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About the Story
Twin Kingdom Valley is a complex adventure game using full-screen high resolution graphics for the BBC Micro, ZX Spectrum, and Commodore 64. There are over 179 different locations, each of which (except in the maze) is represented by a graphical illustration. Commands are entered in simple English.
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The game's atmosphere lies in the large, sprawling map of the two valleys, and the underground. There are many NPCs that move and act independently. In fact, the first time I played I didn't find an important object because some NPC got it first. Some puzzles are quite arbitrary, and I remember poring over computer mags in search for hints.
I remember playing this game in the eighties on my C64... At the time I thought it was really cool. In retrospect, it was a good game, and it was fun to map it all out, but it would look naive for today's standards.
I'm still enthralled by this game, but I think you might have to have played it in the early 1980s to appreciate it in the 21st century. Technically speaking, it's incredible to see what was achieved in just 32k of RAM (the Commodore 64 version was a port): a remarkably large map, an assortment of wandering NPCs with some degree of AI, and coloured pictures for most of the locations. But that's hardly the point - at least for those who were there at the time.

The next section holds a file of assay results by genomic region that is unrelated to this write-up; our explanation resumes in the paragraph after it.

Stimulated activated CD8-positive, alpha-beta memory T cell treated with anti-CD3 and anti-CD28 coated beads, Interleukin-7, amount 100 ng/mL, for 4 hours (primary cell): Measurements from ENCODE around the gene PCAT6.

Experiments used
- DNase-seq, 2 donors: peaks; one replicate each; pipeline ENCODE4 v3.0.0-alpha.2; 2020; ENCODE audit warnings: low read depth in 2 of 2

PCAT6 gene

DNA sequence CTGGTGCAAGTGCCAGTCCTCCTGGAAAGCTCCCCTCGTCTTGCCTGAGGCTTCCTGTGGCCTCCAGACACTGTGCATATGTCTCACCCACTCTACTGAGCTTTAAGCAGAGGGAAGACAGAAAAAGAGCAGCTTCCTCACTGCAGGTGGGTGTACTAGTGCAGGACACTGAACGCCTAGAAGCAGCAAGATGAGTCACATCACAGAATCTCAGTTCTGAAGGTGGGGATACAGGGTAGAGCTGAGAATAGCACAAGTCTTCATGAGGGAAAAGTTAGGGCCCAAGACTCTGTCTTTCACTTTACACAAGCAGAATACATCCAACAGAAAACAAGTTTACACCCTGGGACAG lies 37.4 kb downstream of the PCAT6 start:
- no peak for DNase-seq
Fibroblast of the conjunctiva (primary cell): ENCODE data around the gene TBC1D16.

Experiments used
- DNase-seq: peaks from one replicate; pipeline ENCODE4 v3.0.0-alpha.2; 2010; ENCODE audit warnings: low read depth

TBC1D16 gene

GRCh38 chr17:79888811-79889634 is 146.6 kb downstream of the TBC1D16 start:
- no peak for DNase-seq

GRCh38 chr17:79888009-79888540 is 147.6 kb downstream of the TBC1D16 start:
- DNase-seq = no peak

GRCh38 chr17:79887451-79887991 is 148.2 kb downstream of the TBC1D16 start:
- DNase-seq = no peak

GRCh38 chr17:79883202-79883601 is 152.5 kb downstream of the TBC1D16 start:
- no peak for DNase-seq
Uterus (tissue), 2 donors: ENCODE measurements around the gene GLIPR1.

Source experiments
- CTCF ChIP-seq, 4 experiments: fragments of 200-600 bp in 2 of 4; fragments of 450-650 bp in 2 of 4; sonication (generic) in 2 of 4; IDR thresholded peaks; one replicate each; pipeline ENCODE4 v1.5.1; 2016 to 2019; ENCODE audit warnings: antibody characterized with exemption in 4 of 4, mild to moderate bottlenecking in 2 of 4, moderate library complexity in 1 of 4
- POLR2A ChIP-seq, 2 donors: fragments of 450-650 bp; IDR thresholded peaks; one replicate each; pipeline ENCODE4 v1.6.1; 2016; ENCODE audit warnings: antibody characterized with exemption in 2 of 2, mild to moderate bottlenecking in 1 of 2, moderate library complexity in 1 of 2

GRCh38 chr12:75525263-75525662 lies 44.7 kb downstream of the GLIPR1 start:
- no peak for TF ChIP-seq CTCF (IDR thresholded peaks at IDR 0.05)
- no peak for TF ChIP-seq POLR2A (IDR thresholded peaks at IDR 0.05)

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PollsThe following polls include votes for Twin Kingdom Valley:
Wandering NPCs by Fredrik
I have always been fascinated with games that have several wandering and independent NPCs, especially when you have the ability to try to order them around. This sets the stage for a game where no one session is like any other, and even...
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I think it is both funny and interesting when games bill themselves as "Part # in the [blank] series" (and other games are never written). It is fun to speculate what directions those future games may have gone. This poll is a memorial...
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